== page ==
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Efficient management of the battery management system

Once accurately monitored and assessed, the batteries management system is ready to implement specific management measures.

In the beginning we mentioned the 'barrel principle' (the overall performance of the battery is determined by the worst cell), which means that it is vital to maintain the consistency of the battery.

The consistency of a battery is determined by two factors: on the one hand, the 'innate' consistency, which is mainly achieved through advanced manufacturing technology and processes, and on the other hand, the 'acquired' consistency, which needs to be maintained by a strong batteries management system.

1. Consistency of charge state

The battery management system needs to ensure that all batteries maintain a consistent state of charge at all times. A good battery pack should look like a neat square on parade, keeping the same pace as it moves forward. At GM, we use a highly reliable battery equalisation technology that, as soon as it identifies a charge difference between cells, immediately releases energy from the highly charged cells, regulating all cells to the same pace in time.

For example, once a battery has been fully charged (reached 100% charge) during the charging process, charging of the other batteries in the same system must be stopped immediately, otherwise the fully charged battery will be overcharged, leading to irreversible damage or even a safety hazard. However, stopping charging at this point means that most of the batteries are not fully charged and the capacity of the battery pack cannot be fully utilised. Therefore, when a battery is close to 100% charge, the batteries management system will advance the equalisation function so that the charge current of the highest charged battery is less than that of the other batteries, thus ensuring that all batteries are fully charged at the same time.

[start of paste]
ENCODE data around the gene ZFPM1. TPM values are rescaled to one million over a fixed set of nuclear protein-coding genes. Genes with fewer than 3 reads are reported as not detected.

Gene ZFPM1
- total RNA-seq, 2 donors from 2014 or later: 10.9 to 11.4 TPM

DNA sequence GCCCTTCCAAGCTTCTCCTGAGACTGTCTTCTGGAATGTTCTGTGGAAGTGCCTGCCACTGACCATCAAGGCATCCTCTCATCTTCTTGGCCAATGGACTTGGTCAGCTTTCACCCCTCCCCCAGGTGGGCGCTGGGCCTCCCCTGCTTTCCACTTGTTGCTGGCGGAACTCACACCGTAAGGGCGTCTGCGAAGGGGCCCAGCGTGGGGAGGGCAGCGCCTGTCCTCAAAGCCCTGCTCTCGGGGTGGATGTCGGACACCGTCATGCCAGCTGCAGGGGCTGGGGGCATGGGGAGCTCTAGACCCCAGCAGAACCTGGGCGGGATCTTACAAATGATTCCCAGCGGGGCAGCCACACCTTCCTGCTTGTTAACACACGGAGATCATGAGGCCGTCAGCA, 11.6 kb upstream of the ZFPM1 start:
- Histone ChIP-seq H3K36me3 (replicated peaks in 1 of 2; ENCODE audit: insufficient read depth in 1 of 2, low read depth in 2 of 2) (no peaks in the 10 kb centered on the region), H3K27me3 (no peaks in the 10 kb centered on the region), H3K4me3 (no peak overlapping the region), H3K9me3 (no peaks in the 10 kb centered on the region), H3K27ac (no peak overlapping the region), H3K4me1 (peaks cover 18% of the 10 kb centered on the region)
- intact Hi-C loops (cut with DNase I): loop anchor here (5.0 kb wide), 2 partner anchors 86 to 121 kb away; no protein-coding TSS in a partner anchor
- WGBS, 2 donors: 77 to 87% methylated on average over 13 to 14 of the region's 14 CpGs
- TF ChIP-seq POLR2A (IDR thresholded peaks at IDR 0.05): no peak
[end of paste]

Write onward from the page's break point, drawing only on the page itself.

2. Temperature consistency

Batteries age at different rates at different temperatures and if temperature consistency is not maintained, differences between batteries will become apparent over time and these differences cannot be repaired by equalisation techniques.

Therefore, GM has designed an advanced battery liquid cooling solution [2] with multiple heat transfer methods to maintain the appropriate temperature range for battery operation while ensuring minimal temperature variation between batteries.

*Fighting low temperatures: You may have had similar experiences with mobile phones that quickly run out of power in cold winter outdoor conditions. Similarly, when the battery temperature is too low, the range of the vehicle is shortened. So, when the battery is in a cold environment, the batteries management system controls the switch of the liquid cooling pipeline to a heating circuit, which warms up the coolant and sends heat inside the battery system.

*Fighting high temperatures: When the battery is in a high temperature environment, the batteries management system will control the liquid cooling pipeline to switch to the heat sink circuit, where heat is carried out of the battery system by the coolant and released through the heat sink. When the battery is in extreme heat and needs to be cooled quickly, the battery management system will control the liquid cooling pipeline to switch to the air conditioning circuit, using the air conditioning to cool the coolant, thus achieving rapid cooling.